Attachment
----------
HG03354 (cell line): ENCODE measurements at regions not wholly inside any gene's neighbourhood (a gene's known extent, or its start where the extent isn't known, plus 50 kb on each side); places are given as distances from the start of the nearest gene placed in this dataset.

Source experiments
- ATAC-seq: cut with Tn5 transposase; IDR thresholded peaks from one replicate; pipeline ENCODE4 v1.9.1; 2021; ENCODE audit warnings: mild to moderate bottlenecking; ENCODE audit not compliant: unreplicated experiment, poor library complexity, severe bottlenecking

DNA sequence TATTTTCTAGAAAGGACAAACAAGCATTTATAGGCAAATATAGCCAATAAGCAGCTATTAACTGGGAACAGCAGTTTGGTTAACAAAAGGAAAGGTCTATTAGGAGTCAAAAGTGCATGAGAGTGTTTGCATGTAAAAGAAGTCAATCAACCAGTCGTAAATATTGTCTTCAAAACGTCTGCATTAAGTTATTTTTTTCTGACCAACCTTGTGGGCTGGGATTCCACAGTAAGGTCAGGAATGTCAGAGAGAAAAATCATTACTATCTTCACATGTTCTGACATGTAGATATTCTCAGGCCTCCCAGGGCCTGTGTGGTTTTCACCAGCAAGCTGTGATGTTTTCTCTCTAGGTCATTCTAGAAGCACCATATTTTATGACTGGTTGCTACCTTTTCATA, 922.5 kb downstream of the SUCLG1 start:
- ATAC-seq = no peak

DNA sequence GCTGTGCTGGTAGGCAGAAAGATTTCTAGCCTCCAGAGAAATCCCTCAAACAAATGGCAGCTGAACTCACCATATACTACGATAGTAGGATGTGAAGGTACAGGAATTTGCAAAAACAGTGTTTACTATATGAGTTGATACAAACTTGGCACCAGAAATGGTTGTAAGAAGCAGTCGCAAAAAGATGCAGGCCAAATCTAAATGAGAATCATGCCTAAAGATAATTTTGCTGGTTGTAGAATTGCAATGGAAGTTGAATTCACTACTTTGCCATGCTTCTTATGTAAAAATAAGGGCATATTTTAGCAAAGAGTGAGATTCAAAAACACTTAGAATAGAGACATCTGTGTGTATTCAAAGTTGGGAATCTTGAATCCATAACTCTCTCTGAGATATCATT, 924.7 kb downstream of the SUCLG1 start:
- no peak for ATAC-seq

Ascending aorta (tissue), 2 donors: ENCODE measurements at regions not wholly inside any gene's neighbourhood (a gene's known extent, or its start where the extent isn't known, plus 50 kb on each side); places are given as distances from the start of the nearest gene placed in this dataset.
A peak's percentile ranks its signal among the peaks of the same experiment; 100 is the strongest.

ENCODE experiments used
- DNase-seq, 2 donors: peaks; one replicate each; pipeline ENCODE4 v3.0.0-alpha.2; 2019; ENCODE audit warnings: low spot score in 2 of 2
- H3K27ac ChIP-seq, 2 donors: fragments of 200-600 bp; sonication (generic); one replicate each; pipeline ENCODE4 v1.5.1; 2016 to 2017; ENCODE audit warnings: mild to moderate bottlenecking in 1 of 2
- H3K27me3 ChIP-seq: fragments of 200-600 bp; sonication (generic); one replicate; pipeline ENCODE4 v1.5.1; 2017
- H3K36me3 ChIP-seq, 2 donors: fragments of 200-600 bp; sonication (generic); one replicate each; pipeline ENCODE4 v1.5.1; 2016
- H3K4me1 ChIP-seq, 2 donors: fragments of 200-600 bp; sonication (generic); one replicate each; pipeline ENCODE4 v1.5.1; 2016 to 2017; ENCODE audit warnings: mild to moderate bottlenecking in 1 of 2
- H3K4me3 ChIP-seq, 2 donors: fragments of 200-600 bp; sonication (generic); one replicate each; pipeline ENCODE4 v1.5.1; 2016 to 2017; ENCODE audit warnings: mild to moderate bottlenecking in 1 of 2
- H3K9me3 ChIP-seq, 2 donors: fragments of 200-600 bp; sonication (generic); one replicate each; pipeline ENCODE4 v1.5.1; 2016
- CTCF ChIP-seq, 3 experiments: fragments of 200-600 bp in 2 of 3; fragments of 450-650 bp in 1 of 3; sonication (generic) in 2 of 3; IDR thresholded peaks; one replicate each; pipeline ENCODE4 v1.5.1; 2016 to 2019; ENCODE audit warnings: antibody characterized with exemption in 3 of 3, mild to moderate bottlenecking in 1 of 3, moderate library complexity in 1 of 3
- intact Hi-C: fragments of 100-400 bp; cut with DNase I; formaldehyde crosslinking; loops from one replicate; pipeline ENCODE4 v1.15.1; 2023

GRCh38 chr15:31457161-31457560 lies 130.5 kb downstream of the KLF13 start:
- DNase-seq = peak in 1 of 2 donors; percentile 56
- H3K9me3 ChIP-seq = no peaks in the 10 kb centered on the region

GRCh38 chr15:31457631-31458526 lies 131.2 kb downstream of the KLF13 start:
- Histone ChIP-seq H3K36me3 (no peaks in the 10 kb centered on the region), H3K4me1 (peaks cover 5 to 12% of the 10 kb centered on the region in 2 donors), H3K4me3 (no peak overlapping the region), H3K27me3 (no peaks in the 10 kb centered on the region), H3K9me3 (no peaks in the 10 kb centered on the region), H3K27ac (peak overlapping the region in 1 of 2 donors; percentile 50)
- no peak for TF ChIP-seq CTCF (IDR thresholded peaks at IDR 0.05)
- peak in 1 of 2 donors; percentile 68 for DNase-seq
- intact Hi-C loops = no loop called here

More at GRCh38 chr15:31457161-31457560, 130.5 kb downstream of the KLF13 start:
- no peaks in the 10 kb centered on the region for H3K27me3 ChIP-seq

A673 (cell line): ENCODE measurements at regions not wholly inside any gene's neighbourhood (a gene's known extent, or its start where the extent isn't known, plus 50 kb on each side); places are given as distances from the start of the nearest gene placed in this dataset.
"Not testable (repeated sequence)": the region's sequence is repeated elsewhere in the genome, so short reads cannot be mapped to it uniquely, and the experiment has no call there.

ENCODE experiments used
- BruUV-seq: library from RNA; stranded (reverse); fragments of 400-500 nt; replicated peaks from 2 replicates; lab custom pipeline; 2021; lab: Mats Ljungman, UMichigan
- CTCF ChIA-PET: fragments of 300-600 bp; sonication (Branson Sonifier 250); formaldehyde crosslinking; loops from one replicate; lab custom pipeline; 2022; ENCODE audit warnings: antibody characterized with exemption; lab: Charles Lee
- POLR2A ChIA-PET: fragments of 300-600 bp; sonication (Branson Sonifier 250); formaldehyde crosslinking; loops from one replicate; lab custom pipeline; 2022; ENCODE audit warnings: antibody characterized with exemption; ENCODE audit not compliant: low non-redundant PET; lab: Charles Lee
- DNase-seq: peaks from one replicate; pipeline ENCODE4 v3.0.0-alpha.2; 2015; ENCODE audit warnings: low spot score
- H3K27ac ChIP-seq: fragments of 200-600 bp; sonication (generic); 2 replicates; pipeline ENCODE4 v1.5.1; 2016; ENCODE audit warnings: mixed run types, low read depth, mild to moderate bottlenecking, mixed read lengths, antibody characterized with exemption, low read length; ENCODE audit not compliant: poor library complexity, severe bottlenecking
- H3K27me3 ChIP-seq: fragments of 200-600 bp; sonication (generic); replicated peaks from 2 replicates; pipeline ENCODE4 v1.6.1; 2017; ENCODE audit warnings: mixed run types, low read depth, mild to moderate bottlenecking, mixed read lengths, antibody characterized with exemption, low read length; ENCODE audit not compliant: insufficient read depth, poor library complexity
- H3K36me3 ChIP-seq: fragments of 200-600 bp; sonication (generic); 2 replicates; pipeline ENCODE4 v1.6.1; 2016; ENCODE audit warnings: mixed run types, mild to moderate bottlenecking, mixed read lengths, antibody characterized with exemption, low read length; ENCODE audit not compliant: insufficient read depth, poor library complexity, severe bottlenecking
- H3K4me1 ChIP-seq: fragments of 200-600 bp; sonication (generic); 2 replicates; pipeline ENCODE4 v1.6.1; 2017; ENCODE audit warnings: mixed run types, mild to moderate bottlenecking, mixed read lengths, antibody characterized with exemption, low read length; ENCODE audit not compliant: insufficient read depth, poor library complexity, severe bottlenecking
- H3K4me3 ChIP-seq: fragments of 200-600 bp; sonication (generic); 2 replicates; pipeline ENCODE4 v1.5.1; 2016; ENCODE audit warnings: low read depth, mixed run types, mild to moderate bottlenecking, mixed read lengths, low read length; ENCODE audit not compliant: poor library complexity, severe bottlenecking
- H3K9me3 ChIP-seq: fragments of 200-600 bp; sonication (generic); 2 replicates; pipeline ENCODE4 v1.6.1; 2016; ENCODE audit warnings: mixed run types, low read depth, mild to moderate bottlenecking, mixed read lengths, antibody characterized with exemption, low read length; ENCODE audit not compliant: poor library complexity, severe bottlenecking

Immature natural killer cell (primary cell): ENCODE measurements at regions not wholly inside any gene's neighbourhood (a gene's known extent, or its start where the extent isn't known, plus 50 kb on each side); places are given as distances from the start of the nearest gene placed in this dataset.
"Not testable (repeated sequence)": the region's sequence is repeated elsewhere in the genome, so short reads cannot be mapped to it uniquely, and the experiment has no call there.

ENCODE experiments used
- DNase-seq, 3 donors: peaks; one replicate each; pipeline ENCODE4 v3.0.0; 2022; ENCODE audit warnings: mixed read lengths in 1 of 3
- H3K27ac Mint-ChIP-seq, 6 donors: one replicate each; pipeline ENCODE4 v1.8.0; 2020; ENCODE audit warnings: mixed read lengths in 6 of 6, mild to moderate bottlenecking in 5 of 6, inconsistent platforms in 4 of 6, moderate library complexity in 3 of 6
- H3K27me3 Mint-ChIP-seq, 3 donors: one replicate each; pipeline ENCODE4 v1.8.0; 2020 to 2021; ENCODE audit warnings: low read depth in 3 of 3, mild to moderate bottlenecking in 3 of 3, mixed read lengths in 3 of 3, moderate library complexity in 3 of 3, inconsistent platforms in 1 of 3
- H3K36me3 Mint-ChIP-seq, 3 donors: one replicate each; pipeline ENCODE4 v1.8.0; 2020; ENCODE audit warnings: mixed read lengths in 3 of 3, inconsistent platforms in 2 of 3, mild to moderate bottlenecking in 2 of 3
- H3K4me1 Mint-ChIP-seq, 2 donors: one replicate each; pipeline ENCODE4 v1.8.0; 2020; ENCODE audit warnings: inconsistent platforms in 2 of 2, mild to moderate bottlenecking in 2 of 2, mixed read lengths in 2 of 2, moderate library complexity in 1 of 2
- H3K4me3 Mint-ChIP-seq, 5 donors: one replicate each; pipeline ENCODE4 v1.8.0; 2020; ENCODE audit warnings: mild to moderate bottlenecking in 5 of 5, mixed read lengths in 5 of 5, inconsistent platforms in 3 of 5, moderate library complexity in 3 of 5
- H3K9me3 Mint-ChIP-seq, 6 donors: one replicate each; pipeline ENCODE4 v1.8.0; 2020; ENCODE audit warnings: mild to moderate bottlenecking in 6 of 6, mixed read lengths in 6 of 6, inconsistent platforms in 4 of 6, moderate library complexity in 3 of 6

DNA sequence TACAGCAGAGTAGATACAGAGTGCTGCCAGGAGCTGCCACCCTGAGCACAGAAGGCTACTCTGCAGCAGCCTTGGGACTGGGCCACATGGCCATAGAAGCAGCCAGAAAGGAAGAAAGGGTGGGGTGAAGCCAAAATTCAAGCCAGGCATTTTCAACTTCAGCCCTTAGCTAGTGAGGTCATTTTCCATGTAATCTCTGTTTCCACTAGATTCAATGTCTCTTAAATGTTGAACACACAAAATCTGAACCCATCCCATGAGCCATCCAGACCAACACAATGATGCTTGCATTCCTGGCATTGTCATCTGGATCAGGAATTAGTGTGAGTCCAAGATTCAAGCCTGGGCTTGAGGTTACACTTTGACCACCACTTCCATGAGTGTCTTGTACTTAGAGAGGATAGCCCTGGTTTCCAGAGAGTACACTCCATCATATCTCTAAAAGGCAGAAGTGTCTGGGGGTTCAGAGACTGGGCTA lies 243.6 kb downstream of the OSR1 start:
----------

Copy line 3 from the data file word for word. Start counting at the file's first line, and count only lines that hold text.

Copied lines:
- ATAC-seq: cut with Tn5 transposase; IDR thresholded peaks from one replicate; pipeline ENCODE4 v1.9.1; 2021; ENCODE audit warnings: mild to moderate bottlenecking; ENCODE audit not compliant: unreplicated experiment, poor library complexity, severe bottlenecking